It’s easy these days to be an ex-Republican. The party’s magnificent failure offers an exit strategy that requires neither apology nor explanation. The burden of explanation is on any who stay.
I was a young Republican. I do not remember why. Although I’m sure deep cultural dynamics impelled me in that direction, they were well beyond my perception. My family’s pre-Religious Right variant of conservative Protestantism kept our focus elsewhere. As a boy I was simply drawn to politics. By 1980, I was drawn to Reagan.
Was it his stylish grandfatherly cool that reeled me in as a ninth grader? Or maybe the promise of an abrupt turn from the diffuse humiliation of the Carter years, that feeling that settled in from waiting cumulative hours in gas lines cramped in the back of our van, wondering what the heck “inflation” was?
Did it have to do with years of absorbing Carter’s nervous smile? I was sick in bed the day the news of the botched rescue mission in Iran broke into whatever I was watching—I can still see the images I formed that day of helicopters crashed in the desert. Seeing the scary bags under Nixon’s eyes as his presidency disintegrated is my first political memory. Might Carter’s strange and unbelievable smile in the face of public failure have set my political tracks in another direction?
Whatever the reasons, I cheered on Reagan through high school. Four years later I cast an enthusiastic vote for him and tried to act like the snazzy, snappy young Reaganite Alex Keaton. Republicans were cool.
The Party was over for me sometime in the 90s. By that time I’d studied and thought and lived my way out of it. What’s curious to me now is how little anything like rational deliberation had to do with my early political awakening. Politics was about the gut. I think that’s true for most of us, whether young or old. And I think it’s a problem. A big problem.
The founders would almost certainly agree. For their nearly universal abhorrence of political parties they have tended to look naïve to us. In view of what we are witnessing today, it’s hard not to feel their (now) time-honored fear.
In The Idea of a Party System, the historian Richard Hofstadter describes the early American political scene in a way that cannot but incite foreboding: “Each party hoped to bring about the other’s destruction by devouring and absorbing as many of its more amenable followers as could be won over, and by forcing the remaining top leadership into disorganization and impotence.” Clearly this all too familiar ambition was no pathway to a more perfect union.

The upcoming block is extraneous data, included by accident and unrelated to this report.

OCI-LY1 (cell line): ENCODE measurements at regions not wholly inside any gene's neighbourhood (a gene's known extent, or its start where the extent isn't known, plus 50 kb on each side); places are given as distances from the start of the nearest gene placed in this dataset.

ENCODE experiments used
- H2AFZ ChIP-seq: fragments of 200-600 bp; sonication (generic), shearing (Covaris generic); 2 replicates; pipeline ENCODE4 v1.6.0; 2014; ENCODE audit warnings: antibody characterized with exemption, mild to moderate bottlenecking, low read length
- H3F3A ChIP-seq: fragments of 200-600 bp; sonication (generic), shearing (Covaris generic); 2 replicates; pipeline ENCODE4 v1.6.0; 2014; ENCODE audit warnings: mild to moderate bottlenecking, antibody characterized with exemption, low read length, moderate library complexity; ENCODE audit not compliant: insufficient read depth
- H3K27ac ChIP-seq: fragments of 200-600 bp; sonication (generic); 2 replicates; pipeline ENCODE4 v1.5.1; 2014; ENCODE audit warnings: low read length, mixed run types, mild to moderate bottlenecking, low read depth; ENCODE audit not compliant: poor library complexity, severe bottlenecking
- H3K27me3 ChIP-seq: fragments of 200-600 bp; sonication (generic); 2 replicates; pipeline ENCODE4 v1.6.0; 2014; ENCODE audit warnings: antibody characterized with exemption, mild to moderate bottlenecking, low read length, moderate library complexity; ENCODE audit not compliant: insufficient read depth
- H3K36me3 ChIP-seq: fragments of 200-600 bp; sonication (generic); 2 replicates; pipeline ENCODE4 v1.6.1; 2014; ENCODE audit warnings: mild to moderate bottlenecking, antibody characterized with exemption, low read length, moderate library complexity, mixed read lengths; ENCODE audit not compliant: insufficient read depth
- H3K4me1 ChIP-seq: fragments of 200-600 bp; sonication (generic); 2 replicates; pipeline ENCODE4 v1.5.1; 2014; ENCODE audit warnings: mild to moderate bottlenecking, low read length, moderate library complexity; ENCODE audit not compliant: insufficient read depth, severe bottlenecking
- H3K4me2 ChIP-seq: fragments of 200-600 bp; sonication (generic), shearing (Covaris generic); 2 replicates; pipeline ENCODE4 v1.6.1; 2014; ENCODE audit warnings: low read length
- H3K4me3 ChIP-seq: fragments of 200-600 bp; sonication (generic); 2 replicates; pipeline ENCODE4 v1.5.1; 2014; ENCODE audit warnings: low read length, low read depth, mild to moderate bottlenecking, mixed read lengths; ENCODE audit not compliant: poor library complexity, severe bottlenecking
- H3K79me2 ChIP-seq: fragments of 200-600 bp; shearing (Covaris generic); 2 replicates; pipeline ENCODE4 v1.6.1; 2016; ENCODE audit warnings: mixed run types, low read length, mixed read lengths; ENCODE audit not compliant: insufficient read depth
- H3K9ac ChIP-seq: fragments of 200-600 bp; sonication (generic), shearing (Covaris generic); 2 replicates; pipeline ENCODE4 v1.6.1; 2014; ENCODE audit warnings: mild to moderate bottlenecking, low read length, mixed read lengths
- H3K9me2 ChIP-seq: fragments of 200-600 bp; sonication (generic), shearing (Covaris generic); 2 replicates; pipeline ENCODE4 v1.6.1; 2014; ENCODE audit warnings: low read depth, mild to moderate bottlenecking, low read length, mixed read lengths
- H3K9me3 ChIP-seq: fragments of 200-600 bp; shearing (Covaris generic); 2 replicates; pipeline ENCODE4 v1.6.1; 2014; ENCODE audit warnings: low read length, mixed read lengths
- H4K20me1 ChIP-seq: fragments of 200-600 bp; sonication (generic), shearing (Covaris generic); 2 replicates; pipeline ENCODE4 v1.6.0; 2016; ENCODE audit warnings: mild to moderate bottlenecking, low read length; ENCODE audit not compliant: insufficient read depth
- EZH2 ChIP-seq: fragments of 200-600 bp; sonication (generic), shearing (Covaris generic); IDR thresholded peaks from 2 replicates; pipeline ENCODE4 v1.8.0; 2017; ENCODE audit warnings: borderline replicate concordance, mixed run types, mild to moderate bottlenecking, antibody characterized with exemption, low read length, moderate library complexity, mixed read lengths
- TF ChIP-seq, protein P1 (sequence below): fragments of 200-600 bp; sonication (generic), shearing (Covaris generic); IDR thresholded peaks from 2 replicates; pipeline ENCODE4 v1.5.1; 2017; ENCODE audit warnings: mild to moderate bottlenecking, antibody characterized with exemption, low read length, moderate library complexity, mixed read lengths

But in the first half-century of the republic, Hofstadter writes, the citizenry experienced “a net gain in the sophistication of political thought and practice.” In the course of daily political life, the value of what Hofstadter calls a “constitutional opposition” to whichever party was in the majority became apparent; in fact, having two parties at odds politically but in sync constitutionally actually helped accomplish in a superior fashion some basic functions of government. Parties would become one of the means by which the Constitution could be actualized—a governing process not foreseen with adequate clarity by the framers when the Constitution took effect in 1789.
The framers were not naïve about people or parties. Rather, they were simply unsure of the extent to which a citizenry—this citizenry—might grow to inhabit the ideal set before it: self-government. In his Farewell Address of 1796 Washington described party spirit as “a fire not to be quenched; it demands a uniform vigilance to prevent its bursting into a flame, lest instead of warming, it should consume.” Would Americans be so vigilant? Could we be trusted with political fire, a fire as necessary as it was threatening?